Get Free Horse Books from Amazon Prime

If you’re looking for a way to get free horse books (and I know you are, because I see my books turn up in Google searches like “Natalie Keller Reinert Free Download” ALL THE FREAKING TIME) I know a better way for you than going to some questionable site and downloading a PDF that may or may not destroy your computer’s insides.

You can get free horse books directly from Amazon, and you can do it one of two ways:

  1. Amazon Prime, which has lots of other benefits, or
  2. Kindle Unlimited, which is just for free books (I see no downside here)

All of my books are in the Kindle Select program. That means that Amazon Prime and Kindle Unlimited subscribers are eligible to download those books for free.

And unlike when you download them from ScaryFreeBooks.hackmycomputerplease.bz, no one’s computer gets eaten and the author gets paid. That’s right, we get paid. It helps us keep the lights on and make up for the fact that we have no social lives and no hobbies because all we can do is write books as fast as our fingers can type.

So you can see there’s a very nice benefit to this if you enjoy horse books, or any kind of books. The more you read, the more pennies flow into our meager accounts, and thus the more we can write. And you’re just paying a subscription fee for this access.

So not to sound like a shill (although I have an affiliate link because pennies, meager account, keeping lights on, candles are dangerous, etc.) but Amazon Prime and Kindle Unlimited have so far been very helpful to me as an author. The borrows help me afford to spend more time on writing novels and less time on freelancing. In fact, I only freelance for a select few companies now, and I spend most of my writing time on Alex and Alexander and Jules and Pete and all their horses.

Here’s how you can tell a book is a free download for members:

Kindle Unlimited titles are marked above their covers - easy!

Kindle Unlimited titles are marked above their covers – easy!

Very easy: it says right above the title. You can still also preview the first section of the book with the “look inside” feature, so there’s no reason to download a book you’re not already hooked on.

(By the way, maybe if we keep asking nicely, Amazon will give us an Equestrian Fiction category so our books don’t have to be in the Horse Care section. Maybe.)

As you can see, just on this one page there’s more than my books available on Kindle Unlimited, there’s also fellow Horseback Reads author Kim Ablon Whitney, who is getting rave reviews, by the way, for her Show Circuit series.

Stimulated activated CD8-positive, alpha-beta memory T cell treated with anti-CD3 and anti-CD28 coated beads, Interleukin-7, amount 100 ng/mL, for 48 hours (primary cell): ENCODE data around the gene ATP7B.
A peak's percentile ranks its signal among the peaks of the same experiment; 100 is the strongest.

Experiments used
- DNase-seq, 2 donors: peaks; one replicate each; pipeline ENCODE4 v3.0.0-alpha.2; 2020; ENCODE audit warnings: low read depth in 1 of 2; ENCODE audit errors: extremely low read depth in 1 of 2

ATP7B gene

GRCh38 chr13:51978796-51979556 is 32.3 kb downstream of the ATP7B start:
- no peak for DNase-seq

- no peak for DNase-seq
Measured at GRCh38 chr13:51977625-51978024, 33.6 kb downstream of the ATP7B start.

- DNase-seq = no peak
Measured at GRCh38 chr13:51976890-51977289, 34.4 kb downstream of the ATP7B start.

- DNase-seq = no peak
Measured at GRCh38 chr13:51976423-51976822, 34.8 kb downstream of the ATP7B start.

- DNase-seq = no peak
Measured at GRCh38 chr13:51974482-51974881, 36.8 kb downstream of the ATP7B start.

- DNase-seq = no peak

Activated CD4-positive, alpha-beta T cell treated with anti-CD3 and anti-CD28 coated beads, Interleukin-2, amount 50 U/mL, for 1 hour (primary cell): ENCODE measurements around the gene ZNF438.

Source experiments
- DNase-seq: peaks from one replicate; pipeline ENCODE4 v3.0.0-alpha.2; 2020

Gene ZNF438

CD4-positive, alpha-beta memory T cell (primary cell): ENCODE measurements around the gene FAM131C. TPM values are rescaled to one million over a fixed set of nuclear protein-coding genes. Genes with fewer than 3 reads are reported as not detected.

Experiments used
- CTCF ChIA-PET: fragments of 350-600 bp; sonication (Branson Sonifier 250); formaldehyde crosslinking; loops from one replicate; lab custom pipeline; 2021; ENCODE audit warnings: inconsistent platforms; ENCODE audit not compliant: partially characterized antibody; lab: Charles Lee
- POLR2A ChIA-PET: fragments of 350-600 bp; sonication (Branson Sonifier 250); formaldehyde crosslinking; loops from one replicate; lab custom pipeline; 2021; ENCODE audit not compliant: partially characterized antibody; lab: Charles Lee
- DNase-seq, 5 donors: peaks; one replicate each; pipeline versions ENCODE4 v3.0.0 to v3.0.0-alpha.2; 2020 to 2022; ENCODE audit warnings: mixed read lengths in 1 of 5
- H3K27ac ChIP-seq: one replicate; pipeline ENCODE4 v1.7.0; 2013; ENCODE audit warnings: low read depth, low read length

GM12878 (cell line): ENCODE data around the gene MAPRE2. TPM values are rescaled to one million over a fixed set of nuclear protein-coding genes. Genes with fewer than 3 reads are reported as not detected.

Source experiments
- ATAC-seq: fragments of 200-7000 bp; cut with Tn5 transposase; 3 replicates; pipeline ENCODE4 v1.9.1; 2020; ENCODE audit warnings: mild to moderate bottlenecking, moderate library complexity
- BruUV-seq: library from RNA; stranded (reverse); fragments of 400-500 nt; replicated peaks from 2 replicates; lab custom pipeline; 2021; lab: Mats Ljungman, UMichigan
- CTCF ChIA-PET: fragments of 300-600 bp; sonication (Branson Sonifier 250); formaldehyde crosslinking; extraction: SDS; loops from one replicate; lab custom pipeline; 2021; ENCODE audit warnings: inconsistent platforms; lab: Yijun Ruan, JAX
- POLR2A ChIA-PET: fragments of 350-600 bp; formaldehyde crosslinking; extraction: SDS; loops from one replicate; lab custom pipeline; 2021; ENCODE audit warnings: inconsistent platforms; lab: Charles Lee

Kindle Unlimited offers free downloads for $9.99 a month, with the first month free.

Amazon Prime offers one free download per month in addition to things like free two-day shipping, unlimited streaming with Prime Video, unlimited photo storage, ad-free music, etc. You can get a thirty-day free trial of Amazon Prime here.

Oh, and one more thing: if you like having the physical copy of a book as well, there’s a program I’m also enrolled in called Kindle Matchbook. When you purchase one of my paperbacks from Amazon only, you automatically get a free download of the Kindle edition. It’s like when you buy a record and get the MP3 download code included inside. It’s the least I can do for my readers.

Are you using Kindle Unlimited? Is the program working for you? Keep reading!

Early Reviews for New Eventing Novel Pride

Yesterday saw the release of my newest novel, PrideIf you haven’t picked up my Eventing Series yet, this weekend is a perfect opportunity to get in on the action. This follow-up to Ambition doesn’t require you to read the other books, but if you want to meet the characters in their debuts, for a limited time, you can download the Kindle editions of Ambition and Show Barn Blues for $1.99 each.

Pride Promo Banner

 

Meanwhile, the buzz for Pride is growing with great reviews already posted at Amazon.

Here’s what readers are saying:

“One of the reasons people who love, ride, and work with horses are so appreciative of Natalie Keller Reinert’s fiction is the fact that her characters seem so true to life. Pride is no exception… The details about riding are spot on, particularly how to approach (and not approach) a cross-country or a show-jumping course…. Despite her many faults (I would almost consider Jules more of an anti-heroine than a heroine) I still appreciated the fact that Jules was so determined to succeed. I liked the fact that she wanted to be better than her eventing boyfriend Pete, versus wanting to stifle herself to flatter his ego (a common trope in many romance novels). This is a book about strong women with a passion for horses!”

-Mary Pagones, author of The Horse is Never Wrong and Fortune’s Fool

“Although Jules is not the easiest girl to get along with, she is very human in her actions and her failings, and pulls us into the story right alongside the horses! Reinert has quite a talent, bringing us the realities of being in the horse business and making us feel we are there with her!”

-Kathleen Edwards

“You get the best of both worlds with this one – you’ll read about the eventers of Ocala and the fancy show-jumpers of Orlando – and you as the reader have a front row seat as the two worlds collide! This sequel addresses the tough decisions that you sometimes need to make in order to get to the top – and Jules isn’t one to back down from a fight.”

-Laurie B.